The next step was to start shaping the rudder into a foil. One challenge with the sunfish rudder is that the chord length varies. Being a bear of little brain, I never though much about it before, but I now know why blades tend to have a constant chord. There seemed two options. Option 1 was that if I wanted to use the same foil shape across the rudder top to bottom then I would need to taper the thickness: thicker at the top and thinner at the bottom. Or option 2 was to vary the foil shape. With a thinner foil at the top and a fatter one at the bottom. I chose option 2. I decided to use an NACA 0008 foil at the top, transitioning to a NACA 0010 foil at the bottom. I chose the 0008 foil as it worked with the general dimensions of the rudder where it is widest and the 0010 foil that worked best with the bottom of the rudder.

    Once I decided on the shape, the next challenge was to start shaping the board. I decided the best/easiest way was to use my table saw with s dado stack. I tilted the stack 3-4 degrees and used a cutout profile so I would know how deep the cup should be. That's the picture of the paper foil glued to the stick.

    Running the blank through the table saw proved a challenge since the foil shape is only starts below the head. I first made a full size model out of piece of pine and then made marks on both the blank and the saw fence so I would know just how far to go. That whole process worked remarkably well, but you may be able to notice that the trailine edge at the bottom is too fat. That's because of the changing chord. Where the chord is widest at the top, the trailing edge is thinner.

    Next step is to start refining the foil shape top to bottom.

    I have to admit, I did think about just putting bevels as the plans show, but where's the fun in that? Besides there's 14 inches of snow on the ground. :)
     

    Attached Files:

  8. Light and Variable Winds

    Light and Variable Winds Well-Known Member

    Likes Received:
    131
    Trophy Points:
    63
    If you had started with a larger blank, wouldn't a "pie cut" solve that problem?

    Fullscreen capture 2152017 34235 AM.bmp.jpg
     
  9. wjejr

    wjejr Member

    Likes Received:
    21
    Trophy Points:
    18
    Thatnk you for the suggestion.

    The blank is large enough to do that, but I think it is easier to just run it through the table saw against the trailing edge. Because the 0010 foil is fatter, so in theory at least, it should not interfere with the 0008 foil further up the rudder.
     
  10. wjejr

    wjejr Member

    Likes Received:
    21
    Trophy Points:
    18
    As I am making this up as I go along, I decided to cut the blanks trailing edge leaving a little extra for the final trim. I ran my test blank through to see if I had the angle correct which I did. I thought I needed a little more width, so I just moved the fence over 1/4 inch. I then ran the good rudder blank through which left 1/2" Now I have just about 1/2 extra on the trailing edge.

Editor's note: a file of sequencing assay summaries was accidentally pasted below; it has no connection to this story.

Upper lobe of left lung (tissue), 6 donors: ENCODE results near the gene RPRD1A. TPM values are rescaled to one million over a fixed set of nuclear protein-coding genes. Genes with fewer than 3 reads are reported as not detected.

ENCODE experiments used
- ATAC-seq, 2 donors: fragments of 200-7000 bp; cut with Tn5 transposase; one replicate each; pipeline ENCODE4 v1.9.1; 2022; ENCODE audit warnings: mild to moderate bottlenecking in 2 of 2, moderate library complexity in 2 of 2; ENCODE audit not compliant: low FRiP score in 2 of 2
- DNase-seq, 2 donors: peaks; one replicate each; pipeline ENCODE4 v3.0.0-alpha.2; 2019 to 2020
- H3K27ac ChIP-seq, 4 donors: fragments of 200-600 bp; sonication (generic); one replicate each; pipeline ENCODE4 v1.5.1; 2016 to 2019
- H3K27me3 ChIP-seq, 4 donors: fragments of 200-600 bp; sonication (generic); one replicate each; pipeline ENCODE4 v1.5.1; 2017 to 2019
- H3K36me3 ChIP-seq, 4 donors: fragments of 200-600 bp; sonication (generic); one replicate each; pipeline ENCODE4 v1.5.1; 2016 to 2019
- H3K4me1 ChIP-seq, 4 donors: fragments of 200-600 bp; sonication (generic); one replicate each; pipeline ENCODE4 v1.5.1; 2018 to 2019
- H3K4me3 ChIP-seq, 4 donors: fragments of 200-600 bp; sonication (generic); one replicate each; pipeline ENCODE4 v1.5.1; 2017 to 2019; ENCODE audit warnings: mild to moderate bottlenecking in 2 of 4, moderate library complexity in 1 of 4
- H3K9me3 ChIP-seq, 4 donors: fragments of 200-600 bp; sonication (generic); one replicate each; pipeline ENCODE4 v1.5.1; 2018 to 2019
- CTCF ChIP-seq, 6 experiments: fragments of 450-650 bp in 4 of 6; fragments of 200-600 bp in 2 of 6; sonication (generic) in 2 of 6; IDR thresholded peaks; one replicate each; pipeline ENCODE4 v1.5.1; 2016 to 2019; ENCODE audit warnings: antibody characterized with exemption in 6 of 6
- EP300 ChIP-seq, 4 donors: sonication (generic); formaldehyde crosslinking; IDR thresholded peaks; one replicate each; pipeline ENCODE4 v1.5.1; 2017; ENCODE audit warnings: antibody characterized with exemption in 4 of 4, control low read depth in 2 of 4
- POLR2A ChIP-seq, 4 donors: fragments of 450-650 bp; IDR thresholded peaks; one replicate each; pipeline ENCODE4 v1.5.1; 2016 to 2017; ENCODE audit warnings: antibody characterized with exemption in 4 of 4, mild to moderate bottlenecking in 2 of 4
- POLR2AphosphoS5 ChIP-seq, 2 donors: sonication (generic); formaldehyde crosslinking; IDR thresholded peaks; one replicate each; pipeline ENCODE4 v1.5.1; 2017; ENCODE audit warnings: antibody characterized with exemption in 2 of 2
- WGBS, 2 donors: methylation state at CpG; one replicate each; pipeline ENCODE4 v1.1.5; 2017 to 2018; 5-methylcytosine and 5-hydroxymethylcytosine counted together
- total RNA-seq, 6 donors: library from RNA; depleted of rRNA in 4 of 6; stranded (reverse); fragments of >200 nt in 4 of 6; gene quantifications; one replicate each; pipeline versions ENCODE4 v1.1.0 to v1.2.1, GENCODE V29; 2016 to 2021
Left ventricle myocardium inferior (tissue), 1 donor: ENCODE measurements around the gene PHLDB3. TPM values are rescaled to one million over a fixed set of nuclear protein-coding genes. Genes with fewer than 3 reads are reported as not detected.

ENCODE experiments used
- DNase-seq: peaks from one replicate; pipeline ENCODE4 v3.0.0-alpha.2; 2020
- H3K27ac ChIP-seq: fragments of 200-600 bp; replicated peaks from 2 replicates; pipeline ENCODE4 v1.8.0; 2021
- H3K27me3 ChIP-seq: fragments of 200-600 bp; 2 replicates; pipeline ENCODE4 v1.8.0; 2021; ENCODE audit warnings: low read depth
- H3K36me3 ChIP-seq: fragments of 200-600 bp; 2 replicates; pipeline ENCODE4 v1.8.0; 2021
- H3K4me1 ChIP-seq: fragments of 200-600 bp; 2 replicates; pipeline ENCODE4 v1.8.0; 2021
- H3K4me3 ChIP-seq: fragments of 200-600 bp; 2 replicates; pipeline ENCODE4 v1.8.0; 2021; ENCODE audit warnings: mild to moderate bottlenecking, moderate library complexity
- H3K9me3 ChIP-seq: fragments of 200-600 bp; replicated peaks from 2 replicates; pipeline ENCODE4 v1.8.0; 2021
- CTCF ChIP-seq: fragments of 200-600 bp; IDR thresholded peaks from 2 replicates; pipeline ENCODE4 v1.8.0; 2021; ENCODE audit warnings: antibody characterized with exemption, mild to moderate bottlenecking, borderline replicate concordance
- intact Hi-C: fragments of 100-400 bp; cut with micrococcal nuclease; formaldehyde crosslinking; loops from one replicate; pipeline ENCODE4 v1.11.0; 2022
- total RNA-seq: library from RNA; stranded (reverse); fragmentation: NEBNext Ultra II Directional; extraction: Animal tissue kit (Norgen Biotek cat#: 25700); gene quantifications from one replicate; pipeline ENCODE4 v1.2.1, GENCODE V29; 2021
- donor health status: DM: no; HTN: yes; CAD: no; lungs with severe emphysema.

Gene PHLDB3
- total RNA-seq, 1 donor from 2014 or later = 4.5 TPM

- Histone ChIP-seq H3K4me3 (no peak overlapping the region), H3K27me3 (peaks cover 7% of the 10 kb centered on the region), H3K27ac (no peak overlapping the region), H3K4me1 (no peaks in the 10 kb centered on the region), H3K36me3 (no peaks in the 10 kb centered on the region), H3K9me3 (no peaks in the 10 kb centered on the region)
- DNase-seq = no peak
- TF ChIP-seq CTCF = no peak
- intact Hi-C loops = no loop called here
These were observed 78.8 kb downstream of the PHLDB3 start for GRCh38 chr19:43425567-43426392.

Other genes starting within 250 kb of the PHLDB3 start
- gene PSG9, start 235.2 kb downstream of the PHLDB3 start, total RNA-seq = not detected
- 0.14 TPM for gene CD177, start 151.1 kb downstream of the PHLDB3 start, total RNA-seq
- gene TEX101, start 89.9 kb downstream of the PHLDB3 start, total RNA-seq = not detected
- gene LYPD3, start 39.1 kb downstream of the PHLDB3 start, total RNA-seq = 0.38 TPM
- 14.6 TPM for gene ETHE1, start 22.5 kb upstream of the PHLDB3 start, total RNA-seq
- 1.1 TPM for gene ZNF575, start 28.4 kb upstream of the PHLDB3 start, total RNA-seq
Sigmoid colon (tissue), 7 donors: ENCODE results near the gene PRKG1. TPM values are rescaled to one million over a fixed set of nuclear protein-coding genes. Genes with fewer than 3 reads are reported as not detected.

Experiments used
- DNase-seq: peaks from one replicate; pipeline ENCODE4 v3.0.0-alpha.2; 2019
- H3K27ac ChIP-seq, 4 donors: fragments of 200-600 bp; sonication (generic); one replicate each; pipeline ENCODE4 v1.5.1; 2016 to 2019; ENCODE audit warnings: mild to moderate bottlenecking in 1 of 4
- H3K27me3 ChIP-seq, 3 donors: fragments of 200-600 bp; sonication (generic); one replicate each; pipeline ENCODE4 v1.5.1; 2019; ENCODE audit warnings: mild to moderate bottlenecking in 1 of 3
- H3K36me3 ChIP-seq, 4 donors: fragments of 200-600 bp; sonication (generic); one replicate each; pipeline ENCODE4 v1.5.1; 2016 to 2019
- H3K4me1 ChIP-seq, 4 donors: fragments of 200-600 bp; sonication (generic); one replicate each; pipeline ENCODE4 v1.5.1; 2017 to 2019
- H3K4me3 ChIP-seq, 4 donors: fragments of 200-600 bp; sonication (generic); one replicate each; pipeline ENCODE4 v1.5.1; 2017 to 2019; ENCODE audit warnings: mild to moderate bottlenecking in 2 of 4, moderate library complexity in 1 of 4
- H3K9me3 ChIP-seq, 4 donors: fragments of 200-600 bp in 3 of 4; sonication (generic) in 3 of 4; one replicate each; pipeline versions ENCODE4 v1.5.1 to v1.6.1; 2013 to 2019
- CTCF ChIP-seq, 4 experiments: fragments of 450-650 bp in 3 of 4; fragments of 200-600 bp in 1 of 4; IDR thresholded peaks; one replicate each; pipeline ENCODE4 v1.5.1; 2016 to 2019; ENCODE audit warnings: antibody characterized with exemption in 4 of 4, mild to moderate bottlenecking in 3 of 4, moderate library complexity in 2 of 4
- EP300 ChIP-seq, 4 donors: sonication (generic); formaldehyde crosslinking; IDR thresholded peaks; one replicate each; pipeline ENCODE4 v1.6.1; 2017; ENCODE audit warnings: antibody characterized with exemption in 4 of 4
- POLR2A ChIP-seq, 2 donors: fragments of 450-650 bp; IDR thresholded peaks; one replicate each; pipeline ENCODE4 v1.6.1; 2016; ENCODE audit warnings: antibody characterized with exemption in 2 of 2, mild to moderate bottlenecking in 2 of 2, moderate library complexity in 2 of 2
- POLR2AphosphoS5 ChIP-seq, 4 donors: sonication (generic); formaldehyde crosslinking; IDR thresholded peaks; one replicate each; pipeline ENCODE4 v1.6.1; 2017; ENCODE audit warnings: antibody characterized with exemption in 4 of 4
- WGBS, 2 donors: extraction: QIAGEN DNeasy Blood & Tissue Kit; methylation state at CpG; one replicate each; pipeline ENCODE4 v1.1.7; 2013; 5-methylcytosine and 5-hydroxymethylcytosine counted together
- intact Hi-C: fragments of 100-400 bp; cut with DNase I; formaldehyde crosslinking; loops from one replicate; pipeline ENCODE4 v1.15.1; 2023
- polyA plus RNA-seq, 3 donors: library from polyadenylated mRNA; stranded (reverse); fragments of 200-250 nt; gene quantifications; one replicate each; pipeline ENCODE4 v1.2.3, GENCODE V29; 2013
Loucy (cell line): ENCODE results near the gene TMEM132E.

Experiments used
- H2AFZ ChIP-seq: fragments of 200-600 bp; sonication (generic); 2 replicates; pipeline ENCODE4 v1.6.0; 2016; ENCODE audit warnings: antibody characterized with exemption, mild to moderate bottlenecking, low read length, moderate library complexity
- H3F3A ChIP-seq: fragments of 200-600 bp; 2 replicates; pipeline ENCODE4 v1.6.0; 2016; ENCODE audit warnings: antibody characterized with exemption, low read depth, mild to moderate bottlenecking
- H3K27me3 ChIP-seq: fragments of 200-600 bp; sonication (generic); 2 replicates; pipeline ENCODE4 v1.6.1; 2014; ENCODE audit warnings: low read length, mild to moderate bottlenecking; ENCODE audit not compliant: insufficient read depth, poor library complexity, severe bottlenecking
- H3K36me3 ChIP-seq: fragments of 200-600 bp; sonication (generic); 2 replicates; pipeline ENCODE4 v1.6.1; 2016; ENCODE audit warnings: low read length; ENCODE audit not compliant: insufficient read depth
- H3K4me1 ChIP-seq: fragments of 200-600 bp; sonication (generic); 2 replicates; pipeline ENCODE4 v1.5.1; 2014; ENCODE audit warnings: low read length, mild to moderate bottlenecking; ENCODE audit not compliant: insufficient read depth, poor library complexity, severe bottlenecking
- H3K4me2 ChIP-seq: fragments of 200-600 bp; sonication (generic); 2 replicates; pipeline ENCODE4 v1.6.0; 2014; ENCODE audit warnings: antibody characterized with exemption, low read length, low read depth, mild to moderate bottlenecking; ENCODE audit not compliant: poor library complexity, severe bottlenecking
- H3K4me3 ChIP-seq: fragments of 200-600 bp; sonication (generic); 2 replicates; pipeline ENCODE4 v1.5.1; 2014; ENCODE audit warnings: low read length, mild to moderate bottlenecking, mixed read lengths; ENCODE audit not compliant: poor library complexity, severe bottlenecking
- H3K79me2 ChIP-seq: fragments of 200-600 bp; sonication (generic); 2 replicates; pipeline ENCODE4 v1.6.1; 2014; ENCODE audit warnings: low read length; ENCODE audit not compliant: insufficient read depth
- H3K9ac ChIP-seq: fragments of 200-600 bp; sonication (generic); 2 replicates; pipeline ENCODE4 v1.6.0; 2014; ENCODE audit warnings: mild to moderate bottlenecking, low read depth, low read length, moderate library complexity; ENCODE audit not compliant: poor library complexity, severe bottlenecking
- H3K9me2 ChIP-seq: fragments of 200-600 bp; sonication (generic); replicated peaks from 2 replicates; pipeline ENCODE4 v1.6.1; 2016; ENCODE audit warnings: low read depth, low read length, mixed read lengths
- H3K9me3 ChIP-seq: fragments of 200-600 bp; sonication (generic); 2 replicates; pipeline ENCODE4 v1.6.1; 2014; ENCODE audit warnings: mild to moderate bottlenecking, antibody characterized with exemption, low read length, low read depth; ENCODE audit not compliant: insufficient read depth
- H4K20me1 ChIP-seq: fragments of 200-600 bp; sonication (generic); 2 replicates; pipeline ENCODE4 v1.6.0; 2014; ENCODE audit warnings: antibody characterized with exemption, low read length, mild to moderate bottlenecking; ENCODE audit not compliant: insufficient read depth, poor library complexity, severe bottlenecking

The line on the yellow tape running lengthwise is where the maximum thickness of the foil will be.
     

    Attached Files:

  11. wjejr

    wjejr Member

    Likes Received:
    21
    Trophy Points:
    18
    I am further ahead on the rudder than on posting, but the next step was to start shaping the the foil/rudder from the bottom where the cord is smaller.

    1. I will be using a dado stack on my table saw tilted at about ~ 4 degrees. Because the chord is fatter at the trailing edge, the theory is that when I start the cut, the dado will cut less and less as I move up the rudder and eventually not cut at all.
    2. The Foil Stick picture shows the NACA 0010 foil cutout that is glued to a scrap piece of wood using spray adhesive. I use a backer block when I run it through the stack so the paper cuts neatly
    3. Shows the same stick with the dado cuts. I lower the blade a little each 3/4" that I move the table saw fence to the right.
    4. The tricky part is knowing how far to cut. To do that I put reference marks on the fence and on the rudder blank. Feeding the rudder bottom first was easy. Cutting the other side was a bear as the board wanted to feed back be. S
    5. Shows the dado stack and rudder blank.
     

    Attached Files:

  12. wjejr

    wjejr Member

    Likes Received:
    21
    Trophy Points:
    18
    Now comes the task of final shaping. Running through the table saw with the dado head attached roughed out the shape, but a lot of work remains to get to the final shape. Not being sure of what the best tool to use, I tried them all. I used a #2 hand plane and a flat spoke shave to take out most of the dado blade marks. The problem was that where the rudder transitions into the rudder head it's hard to use smoothing planes. Here I used a round spoke shave, a low angle block plane and a shoulder plane. I also used a rasp, chisels and an old Stanley #20 gouge. Each of these tools had its advantages, but none were perfect. The result of fussing about with all of these tools is in Picture #9.